The use of the Escherichia coli enzyme β-glucuronidase (GUS) as a reporter in gene expression studies is limited due to loss of activity during tissue fixation by glutaraldehyde or formaldehyde. We have directed the evolution of a GUS variant that is significantly more resistant to both glutaraldehyde and formaldehyde than the wild-type enzyme. A variant with eight amino acid changes was isolated after three rounds of mutation, DNA shuffling, and screening. Surprisingly, although glutaraldehyde is known to modify and cross-link free amines, only one lysine residue was mutated. Instead, amino acid changes generally occurred near conserved lysines, implying that the surface chemistry of the enzyme was selected to either accept or avoid glutaraldehyde modifications that would normally have inhibited function. We have shown that the GUS variant can be used to trace cell lineages in Xenopus embryos under standard fixation conditions, allowing double staining when used in conjunction with other reporters.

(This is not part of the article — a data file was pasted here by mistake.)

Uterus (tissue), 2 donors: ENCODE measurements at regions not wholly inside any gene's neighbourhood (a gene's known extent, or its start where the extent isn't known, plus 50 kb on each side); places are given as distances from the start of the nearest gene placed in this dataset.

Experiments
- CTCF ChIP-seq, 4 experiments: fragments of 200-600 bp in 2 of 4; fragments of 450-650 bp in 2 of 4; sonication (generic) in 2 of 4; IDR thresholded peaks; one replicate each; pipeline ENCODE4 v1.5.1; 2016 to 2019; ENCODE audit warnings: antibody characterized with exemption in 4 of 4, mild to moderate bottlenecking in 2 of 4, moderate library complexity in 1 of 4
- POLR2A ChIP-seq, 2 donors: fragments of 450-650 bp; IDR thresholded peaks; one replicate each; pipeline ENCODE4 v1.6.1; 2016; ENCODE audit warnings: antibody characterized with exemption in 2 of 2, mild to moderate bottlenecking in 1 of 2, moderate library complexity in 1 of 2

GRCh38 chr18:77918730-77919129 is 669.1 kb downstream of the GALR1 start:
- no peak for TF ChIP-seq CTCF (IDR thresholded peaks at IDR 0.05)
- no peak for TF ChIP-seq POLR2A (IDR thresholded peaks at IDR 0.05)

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We thank the Office of Naval Research for funding. I.M. was supported by a National Science Foundation/Alfred P. Sloan Postdoctoral Research Fellowship in Molecular Evolution (DBI-9750002). We thank Dr. Mary Berlyn of the E. coli Genetic Stock Center for sending us strain GMS407 and Ms. Sabine Bell for synthesizing oligonucleotides. Finally, we thank members of the Ellington group and Dr. William Wu of Ambion for helpful discussion.
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Matsumura, I., Wallingford, J., Surana, N. et al. Directed evolution of the surface chemistry of the reporter enzyme β-glucuronidase. Nat Biotechnol 17, 696–701 (1999). https://doi.org/10.1038/10910
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